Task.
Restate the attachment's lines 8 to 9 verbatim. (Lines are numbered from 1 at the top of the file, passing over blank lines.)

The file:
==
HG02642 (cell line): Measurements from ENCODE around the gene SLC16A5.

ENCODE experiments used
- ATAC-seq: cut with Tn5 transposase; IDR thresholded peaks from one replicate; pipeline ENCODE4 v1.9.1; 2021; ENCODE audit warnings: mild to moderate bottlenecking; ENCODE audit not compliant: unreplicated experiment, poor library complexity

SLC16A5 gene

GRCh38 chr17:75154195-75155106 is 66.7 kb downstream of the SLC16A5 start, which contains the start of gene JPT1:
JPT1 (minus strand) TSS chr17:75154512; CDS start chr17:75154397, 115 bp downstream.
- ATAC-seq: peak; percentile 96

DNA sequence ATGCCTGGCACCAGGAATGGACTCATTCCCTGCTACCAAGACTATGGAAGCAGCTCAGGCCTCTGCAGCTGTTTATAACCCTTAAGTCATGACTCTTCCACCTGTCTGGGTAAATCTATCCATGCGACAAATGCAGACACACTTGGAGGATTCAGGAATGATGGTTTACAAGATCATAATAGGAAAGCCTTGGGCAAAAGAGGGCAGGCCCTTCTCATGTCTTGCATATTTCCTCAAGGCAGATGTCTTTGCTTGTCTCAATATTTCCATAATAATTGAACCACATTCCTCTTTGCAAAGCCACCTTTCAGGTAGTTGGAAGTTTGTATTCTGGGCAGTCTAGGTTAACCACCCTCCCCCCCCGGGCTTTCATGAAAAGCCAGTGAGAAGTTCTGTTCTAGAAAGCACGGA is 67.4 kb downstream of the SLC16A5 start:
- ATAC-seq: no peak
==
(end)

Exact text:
DNA sequence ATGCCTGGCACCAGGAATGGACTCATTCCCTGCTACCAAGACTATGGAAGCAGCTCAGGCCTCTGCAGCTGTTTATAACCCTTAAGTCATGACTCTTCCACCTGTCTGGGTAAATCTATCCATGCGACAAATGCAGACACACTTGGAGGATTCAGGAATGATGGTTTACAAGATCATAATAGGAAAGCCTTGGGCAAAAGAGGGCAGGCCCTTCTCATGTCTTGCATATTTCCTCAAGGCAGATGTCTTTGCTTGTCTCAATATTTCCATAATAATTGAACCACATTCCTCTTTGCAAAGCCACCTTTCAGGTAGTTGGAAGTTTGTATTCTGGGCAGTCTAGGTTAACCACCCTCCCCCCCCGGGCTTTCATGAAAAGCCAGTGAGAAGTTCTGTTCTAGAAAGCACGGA is 67.4 kb downstream of the SLC16A5 start:
- ATAC-seq: no peak